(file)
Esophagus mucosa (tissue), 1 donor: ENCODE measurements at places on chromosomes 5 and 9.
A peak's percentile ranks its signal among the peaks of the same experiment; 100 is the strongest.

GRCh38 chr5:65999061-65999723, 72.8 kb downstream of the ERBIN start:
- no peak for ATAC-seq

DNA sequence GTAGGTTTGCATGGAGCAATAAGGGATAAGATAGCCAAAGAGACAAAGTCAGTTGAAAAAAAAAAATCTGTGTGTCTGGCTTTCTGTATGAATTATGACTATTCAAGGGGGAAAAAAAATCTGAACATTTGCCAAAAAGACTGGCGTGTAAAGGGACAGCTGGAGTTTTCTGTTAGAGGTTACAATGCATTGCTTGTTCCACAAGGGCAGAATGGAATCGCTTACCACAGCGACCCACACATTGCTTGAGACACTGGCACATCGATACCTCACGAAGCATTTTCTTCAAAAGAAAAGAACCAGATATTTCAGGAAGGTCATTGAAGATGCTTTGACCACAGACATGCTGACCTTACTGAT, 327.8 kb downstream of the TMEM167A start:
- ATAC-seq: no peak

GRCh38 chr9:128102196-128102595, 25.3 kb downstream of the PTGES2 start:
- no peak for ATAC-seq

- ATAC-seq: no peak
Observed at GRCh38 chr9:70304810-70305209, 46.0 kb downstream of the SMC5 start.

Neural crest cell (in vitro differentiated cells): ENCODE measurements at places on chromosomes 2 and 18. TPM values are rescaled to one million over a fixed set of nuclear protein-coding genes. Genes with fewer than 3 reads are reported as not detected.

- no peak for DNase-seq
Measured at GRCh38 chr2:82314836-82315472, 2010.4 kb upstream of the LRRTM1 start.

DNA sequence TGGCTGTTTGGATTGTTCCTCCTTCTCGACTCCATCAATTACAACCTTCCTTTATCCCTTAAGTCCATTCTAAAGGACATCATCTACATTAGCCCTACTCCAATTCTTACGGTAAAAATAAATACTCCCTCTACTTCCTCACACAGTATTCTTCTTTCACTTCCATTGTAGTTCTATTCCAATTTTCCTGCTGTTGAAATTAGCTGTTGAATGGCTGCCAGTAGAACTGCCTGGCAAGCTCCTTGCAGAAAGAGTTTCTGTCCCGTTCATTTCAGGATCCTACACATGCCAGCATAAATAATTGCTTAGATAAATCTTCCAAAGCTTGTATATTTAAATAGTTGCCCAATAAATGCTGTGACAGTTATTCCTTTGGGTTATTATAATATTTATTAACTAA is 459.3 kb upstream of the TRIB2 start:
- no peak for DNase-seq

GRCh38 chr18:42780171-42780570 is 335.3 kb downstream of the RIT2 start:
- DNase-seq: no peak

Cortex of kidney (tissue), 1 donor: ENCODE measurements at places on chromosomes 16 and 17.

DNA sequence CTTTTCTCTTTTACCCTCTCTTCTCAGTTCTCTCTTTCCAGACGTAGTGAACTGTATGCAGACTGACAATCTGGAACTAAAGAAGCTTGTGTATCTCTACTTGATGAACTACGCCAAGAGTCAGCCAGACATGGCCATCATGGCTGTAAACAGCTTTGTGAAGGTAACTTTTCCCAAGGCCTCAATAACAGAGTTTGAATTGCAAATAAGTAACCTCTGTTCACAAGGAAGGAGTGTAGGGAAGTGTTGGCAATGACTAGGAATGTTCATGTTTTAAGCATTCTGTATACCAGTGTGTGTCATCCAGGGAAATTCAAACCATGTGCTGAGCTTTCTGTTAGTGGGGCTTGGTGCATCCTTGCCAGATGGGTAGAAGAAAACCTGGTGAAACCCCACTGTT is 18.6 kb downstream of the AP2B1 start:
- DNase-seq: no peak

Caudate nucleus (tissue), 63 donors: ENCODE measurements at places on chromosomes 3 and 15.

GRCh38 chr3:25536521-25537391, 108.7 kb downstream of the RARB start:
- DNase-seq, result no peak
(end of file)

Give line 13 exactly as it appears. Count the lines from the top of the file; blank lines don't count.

Measured at GRCh38 chr2:82314836-82315472, 2010.4 kb upstream of the LRRTM1 start.